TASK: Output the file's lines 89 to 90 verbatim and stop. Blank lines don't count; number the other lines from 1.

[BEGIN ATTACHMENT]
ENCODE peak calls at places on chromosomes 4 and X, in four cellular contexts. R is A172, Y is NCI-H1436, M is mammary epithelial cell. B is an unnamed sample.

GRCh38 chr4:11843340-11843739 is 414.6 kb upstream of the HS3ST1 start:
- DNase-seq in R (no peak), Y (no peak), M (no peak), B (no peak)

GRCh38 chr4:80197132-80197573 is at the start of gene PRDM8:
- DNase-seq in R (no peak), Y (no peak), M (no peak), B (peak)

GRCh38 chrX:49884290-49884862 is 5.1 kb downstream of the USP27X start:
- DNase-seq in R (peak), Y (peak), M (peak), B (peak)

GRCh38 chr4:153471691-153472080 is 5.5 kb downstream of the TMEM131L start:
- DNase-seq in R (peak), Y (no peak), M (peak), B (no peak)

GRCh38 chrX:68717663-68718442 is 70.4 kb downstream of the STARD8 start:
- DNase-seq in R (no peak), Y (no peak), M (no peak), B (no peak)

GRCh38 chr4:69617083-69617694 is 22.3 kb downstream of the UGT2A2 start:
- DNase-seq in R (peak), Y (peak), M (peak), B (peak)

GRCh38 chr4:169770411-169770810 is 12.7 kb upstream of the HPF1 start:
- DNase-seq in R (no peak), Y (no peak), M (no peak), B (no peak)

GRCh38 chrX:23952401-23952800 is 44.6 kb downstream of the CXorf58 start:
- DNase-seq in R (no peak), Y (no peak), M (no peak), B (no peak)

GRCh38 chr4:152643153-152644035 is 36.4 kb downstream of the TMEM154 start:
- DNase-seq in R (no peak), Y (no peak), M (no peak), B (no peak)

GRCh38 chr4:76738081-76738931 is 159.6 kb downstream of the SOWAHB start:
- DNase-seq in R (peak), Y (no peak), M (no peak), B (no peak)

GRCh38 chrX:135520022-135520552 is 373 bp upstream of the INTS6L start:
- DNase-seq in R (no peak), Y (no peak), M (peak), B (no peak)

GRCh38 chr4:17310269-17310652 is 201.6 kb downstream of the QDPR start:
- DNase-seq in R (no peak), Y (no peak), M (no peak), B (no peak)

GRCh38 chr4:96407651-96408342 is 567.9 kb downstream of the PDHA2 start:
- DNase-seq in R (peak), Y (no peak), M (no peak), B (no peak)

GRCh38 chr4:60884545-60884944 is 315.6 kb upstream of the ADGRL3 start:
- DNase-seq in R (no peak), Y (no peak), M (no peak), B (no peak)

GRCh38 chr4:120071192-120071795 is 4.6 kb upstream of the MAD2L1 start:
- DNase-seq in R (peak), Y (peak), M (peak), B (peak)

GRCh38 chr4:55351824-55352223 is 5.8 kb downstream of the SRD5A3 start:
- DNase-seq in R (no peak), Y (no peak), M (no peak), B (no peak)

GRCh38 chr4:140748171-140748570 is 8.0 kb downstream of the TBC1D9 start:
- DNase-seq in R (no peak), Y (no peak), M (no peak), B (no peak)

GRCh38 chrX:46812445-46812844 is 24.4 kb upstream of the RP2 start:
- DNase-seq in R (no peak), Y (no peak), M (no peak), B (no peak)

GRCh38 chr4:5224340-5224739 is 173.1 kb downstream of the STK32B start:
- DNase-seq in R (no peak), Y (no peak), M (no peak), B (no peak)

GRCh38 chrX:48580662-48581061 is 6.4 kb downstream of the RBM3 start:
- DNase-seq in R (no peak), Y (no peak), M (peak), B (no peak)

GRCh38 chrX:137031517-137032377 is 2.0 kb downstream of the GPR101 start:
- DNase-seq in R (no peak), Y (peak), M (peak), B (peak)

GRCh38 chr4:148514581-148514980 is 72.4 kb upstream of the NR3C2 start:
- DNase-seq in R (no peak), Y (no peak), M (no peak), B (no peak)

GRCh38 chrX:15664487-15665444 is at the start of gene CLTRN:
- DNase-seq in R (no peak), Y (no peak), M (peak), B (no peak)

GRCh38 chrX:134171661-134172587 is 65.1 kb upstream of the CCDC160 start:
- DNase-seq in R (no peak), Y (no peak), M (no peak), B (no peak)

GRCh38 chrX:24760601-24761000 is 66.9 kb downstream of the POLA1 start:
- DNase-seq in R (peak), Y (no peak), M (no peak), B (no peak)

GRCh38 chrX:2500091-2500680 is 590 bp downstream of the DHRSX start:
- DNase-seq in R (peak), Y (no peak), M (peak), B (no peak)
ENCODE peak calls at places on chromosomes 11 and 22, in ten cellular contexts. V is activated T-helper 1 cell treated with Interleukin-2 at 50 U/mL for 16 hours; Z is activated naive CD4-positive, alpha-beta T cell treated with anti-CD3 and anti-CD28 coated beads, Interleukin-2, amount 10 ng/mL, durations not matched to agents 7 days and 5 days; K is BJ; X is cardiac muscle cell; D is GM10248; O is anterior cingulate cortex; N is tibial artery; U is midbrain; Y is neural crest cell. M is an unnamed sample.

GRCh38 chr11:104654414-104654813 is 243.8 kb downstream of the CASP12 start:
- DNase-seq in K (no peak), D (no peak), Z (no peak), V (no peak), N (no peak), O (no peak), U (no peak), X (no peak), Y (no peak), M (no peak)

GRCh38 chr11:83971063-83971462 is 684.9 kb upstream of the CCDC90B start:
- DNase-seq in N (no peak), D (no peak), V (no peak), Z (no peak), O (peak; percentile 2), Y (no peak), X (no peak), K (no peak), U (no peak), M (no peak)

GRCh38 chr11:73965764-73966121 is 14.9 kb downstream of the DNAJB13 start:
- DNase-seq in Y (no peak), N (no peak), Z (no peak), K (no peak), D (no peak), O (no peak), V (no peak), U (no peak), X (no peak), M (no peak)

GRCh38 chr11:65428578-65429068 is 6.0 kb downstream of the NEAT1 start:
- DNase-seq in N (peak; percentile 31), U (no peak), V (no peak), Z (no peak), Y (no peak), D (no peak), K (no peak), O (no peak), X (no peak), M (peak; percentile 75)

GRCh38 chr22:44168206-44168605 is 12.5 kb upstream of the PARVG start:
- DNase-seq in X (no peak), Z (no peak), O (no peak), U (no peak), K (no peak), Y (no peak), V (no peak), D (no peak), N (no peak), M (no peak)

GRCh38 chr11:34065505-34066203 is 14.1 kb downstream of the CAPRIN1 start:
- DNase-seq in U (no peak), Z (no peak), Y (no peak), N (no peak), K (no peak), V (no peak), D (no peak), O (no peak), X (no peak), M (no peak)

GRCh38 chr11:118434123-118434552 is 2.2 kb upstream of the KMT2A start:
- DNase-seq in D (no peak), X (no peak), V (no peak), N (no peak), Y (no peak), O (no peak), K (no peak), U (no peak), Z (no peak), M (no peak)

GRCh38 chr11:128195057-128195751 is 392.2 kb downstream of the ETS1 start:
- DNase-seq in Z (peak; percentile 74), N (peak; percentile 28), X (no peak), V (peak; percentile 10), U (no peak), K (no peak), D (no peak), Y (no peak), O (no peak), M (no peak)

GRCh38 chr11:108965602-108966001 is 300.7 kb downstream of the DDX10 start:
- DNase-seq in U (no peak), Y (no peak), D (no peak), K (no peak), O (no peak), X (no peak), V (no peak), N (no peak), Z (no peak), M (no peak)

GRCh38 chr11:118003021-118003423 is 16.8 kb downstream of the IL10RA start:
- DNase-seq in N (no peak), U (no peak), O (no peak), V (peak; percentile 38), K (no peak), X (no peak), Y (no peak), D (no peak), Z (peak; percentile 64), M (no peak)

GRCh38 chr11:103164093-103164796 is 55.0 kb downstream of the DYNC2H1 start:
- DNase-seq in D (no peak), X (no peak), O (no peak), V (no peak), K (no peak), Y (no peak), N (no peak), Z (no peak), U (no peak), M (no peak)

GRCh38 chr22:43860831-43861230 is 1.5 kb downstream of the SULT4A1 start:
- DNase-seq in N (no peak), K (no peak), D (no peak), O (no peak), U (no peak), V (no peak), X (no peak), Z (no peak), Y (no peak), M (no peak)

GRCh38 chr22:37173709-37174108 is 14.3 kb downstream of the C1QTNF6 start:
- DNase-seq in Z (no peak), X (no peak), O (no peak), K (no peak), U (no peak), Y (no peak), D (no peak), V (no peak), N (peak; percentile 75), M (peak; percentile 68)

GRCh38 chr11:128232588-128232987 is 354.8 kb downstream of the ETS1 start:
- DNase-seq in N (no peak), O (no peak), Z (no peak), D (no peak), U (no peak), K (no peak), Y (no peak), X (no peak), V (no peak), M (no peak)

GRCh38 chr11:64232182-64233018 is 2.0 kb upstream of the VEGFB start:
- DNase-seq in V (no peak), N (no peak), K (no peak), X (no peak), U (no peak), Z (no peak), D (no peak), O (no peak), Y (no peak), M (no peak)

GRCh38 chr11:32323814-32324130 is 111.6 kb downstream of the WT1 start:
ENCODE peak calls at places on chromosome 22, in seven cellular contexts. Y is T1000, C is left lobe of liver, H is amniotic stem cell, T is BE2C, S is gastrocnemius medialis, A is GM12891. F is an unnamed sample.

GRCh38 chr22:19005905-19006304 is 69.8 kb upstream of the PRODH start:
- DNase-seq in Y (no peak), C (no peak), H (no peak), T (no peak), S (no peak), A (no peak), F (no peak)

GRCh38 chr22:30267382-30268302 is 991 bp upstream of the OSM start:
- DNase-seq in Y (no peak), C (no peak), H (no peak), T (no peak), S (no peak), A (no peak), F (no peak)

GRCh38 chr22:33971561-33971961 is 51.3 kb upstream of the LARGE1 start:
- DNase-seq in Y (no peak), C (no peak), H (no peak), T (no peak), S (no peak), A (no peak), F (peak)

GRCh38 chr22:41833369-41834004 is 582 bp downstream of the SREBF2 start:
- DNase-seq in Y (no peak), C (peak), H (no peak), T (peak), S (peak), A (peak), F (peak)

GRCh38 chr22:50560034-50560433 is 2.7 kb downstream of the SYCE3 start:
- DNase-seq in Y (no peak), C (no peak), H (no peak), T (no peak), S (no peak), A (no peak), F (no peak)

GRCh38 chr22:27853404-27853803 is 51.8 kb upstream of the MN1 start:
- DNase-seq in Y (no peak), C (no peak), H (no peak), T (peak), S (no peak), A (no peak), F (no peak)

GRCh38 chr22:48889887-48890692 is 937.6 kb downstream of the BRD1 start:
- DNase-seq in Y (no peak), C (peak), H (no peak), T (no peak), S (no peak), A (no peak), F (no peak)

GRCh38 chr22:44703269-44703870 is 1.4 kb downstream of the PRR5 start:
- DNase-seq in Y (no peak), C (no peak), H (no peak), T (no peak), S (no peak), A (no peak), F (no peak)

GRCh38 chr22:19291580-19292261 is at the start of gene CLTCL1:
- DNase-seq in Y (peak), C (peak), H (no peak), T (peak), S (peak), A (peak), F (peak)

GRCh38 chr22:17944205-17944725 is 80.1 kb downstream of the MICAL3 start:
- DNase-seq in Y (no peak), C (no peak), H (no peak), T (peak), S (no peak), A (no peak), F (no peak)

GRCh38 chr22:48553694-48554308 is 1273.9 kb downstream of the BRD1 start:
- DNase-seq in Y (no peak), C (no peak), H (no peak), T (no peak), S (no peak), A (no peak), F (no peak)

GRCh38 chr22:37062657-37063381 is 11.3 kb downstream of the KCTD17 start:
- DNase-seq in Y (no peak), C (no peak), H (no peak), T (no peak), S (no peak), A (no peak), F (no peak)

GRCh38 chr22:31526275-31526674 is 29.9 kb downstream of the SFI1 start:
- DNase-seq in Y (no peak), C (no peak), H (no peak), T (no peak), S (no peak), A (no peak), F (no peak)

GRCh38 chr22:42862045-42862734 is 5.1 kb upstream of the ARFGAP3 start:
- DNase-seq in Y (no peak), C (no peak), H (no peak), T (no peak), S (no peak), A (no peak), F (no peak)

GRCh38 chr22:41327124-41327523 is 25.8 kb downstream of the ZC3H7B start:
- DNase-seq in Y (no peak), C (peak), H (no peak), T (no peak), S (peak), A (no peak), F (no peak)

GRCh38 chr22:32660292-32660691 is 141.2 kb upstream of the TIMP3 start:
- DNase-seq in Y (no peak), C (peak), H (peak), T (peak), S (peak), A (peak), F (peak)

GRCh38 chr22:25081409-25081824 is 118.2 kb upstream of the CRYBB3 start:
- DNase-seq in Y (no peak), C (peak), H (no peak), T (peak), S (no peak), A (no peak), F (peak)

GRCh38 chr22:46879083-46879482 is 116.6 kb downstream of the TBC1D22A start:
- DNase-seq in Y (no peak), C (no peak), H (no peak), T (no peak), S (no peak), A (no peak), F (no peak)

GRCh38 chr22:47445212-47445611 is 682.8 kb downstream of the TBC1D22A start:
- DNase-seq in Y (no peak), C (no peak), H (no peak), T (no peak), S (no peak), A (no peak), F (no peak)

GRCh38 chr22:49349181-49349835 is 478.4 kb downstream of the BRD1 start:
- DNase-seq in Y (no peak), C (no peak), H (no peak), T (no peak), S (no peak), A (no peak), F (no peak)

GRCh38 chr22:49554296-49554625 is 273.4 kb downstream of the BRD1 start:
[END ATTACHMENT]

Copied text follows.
GRCh38 chr22:30267382-30268302 is 991 bp upstream of the OSM start:
- DNase-seq in Y (no peak), C (no peak), H (no peak), T (no peak), S (no peak), A (no peak), F (no peak)